The Frydek Grotto commemorates a miraculous event and serves as a cohesive element for a small farming community south of Sealy.
There isn't much left of the community of Frydek except St. Mary's Catholic Church and a few houses surrounded by fields and pastures. Established in 1895, the town was probably named after the Moravian city of Frýdek-Místek. At its peak, between 1901 and 1906, it was a modest settlement with a cemetery, post office, school, store, dance hall, and church.
Ethnic Czechs from northeastern Bohemia began pouring into Texas in the early 1850s. First a trickle of landless peasants came for the inexpensive land, and then a flood that included merchants and intellectuals continued into the 1930s. Many of the immigrants settled on farms in the area around Austin, Lavaca, and Fayette counties and throughout Bell and McLennan counties. Many of the original families still have representatives living in the area.
Individually self-sufficient, as a group the Czechs came with a strong sense of family and community. They formed fraternal organizations like the SPJST, known in English as the Slavonic Benevolent Order of the State of Texas. The organization, based out of Temple, still provides insurance to its members. In the beginning, these organizations served as social clubs, provided assistance to immigrants and one another, and provided protection from hostile Anglo-Americans.
Since 1890, the St. Mary's church has been the center of the community. Besides the lovely stone sanctuary, the church has a large fellowship hall and school. In the center of the tree-shaded property is the hand-built grotto.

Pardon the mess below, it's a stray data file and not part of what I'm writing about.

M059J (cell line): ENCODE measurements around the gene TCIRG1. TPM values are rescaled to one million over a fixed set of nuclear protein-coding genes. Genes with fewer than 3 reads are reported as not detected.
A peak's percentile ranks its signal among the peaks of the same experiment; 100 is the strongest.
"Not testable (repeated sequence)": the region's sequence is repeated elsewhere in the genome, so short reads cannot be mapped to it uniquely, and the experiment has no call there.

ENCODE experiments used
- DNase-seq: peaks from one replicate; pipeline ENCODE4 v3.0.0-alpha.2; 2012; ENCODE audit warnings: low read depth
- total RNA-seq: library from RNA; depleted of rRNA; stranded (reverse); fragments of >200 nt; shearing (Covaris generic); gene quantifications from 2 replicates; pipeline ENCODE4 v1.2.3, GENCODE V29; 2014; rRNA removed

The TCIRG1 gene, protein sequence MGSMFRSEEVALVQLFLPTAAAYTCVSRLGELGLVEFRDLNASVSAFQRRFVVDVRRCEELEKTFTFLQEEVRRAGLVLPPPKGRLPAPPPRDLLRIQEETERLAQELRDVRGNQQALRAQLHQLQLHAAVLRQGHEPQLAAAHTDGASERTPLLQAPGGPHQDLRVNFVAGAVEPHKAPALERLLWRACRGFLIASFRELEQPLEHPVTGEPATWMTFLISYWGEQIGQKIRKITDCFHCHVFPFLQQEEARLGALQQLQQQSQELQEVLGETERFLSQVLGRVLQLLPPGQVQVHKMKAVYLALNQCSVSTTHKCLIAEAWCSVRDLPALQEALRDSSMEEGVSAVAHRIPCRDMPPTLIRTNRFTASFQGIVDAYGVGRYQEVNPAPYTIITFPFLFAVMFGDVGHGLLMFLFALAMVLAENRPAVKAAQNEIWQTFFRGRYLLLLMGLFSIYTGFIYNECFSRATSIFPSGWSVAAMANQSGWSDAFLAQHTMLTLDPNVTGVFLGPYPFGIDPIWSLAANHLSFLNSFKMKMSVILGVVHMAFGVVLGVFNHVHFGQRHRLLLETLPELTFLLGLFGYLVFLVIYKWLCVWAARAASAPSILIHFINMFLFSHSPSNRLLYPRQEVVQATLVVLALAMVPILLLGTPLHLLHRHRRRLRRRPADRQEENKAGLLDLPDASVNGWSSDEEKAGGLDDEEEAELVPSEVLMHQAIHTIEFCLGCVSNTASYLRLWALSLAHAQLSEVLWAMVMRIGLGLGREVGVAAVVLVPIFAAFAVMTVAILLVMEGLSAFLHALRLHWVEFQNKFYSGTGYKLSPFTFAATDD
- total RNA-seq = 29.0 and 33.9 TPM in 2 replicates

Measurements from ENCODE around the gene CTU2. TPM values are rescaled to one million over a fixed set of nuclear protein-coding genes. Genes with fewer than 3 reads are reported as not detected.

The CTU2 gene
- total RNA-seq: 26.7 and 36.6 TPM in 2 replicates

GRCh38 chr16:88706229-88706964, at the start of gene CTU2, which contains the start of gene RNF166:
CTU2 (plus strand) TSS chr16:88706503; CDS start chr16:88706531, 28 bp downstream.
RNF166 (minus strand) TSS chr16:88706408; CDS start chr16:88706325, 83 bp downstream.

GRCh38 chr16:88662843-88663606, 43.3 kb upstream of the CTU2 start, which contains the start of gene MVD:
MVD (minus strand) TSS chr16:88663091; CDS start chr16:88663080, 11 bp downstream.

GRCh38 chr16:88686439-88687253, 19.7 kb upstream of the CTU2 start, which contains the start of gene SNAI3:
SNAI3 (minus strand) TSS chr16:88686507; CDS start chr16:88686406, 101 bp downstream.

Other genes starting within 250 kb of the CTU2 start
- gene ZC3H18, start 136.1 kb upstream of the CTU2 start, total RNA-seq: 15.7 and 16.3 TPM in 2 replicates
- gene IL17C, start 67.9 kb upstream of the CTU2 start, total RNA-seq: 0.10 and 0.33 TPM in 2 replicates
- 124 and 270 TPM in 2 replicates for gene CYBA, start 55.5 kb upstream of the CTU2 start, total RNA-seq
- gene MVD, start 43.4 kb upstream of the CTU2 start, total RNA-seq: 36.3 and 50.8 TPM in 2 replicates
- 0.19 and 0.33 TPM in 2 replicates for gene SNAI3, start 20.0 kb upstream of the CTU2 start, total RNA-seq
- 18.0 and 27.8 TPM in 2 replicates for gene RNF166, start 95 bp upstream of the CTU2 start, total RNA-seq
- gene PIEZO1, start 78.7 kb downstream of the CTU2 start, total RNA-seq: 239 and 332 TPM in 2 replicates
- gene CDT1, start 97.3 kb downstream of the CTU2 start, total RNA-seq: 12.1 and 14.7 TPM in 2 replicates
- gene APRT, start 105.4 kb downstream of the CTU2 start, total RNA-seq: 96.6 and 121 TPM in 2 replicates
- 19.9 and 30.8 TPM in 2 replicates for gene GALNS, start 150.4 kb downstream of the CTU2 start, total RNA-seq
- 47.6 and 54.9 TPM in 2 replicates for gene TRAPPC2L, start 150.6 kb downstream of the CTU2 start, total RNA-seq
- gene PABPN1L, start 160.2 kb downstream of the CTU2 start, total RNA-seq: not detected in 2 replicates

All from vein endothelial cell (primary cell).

Grottoes are natural or man-made caves, associated in religious symbolism with the cave that Jesus was buried in after being crucified. One of the most famous in the U.S. is the Dickeyville Grotto in Wisconsin. Texas has well-known grottoes on the grounds of Catholic churches in Windthorst near Wichita Falls and Hostyn south of Schulenburg.
Construction of the Frydek Grotto began soon after the end of World War II. Of the 65 young men from the parish who served in the war, all of them returned. It was a very unusual statistic for any community. In celebration of the soldiers' return, the veterans and their families traveled to the Texas Hill Country to get limestone rocks that looked like parched bones or were pockmarked with weathered holes.
Since 1949, the church has celebrated the last Sunday of April as a day of remembrance and thanksgiving. The men of the church make sausage, the women bake kolaches, and everyone enjoys the polka bands and festivities. The public is always welcome to join in the fun.
To learn more about Texas' Czech immigrants, visit the Texas Czech Heritage and Cultural Center at the fairgrounds in La Grange. For more information, call 979/968-9399, 888/785-4500 or go to www.czechtexas.org.
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